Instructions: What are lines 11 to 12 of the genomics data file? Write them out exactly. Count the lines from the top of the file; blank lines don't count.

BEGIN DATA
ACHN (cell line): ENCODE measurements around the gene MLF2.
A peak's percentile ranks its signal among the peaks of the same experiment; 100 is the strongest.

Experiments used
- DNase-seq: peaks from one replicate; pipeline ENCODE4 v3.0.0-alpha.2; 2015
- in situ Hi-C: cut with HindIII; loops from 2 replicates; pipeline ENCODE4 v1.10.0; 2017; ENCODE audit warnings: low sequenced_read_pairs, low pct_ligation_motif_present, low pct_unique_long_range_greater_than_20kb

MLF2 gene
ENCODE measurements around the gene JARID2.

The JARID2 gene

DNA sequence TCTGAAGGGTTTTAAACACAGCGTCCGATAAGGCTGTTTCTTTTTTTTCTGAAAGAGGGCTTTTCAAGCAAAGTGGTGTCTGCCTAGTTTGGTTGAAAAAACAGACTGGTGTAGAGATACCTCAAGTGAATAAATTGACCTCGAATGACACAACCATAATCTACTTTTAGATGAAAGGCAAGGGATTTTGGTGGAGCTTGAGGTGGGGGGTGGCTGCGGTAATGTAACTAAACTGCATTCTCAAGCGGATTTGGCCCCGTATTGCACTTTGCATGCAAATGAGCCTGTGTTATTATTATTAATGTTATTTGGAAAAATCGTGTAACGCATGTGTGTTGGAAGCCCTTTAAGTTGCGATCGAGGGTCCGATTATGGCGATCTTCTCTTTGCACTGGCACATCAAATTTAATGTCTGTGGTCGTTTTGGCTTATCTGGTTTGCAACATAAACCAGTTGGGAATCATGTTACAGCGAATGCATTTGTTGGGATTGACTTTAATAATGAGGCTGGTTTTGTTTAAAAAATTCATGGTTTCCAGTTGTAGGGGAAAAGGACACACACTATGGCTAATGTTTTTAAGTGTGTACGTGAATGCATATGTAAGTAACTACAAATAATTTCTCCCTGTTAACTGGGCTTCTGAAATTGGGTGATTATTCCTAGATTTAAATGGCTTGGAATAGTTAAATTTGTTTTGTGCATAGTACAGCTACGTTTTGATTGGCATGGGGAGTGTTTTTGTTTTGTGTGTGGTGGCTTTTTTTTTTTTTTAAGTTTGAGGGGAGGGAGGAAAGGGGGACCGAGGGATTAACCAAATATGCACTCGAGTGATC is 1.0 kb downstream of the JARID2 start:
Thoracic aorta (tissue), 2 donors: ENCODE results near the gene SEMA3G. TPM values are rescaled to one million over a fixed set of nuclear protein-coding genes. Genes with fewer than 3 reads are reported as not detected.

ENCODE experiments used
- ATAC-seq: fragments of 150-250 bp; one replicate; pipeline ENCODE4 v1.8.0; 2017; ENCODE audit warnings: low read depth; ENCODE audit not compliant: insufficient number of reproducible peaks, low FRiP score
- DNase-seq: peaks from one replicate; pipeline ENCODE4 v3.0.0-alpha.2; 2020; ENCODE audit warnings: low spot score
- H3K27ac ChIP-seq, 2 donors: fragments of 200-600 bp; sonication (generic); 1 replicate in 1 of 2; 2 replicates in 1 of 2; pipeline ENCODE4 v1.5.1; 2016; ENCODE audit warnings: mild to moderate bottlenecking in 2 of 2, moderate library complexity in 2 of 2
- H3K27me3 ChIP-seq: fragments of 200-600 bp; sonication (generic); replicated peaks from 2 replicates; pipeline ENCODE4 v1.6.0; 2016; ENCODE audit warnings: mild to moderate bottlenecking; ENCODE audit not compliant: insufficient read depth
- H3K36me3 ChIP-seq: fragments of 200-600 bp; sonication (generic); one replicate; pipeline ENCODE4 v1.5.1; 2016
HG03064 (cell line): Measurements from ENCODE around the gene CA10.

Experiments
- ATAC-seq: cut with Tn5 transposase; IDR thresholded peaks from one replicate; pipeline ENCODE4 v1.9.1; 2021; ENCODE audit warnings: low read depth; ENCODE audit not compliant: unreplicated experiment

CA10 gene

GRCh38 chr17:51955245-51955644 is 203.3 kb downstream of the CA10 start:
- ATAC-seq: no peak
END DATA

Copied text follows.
ENCODE experiments used
- ATAC-seq: fragments of 150-250 bp; one replicate; pipeline ENCODE4 v1.8.0; 2017; ENCODE audit warnings: low read depth; ENCODE audit not compliant: insufficient number of reproducible peaks, low FRiP score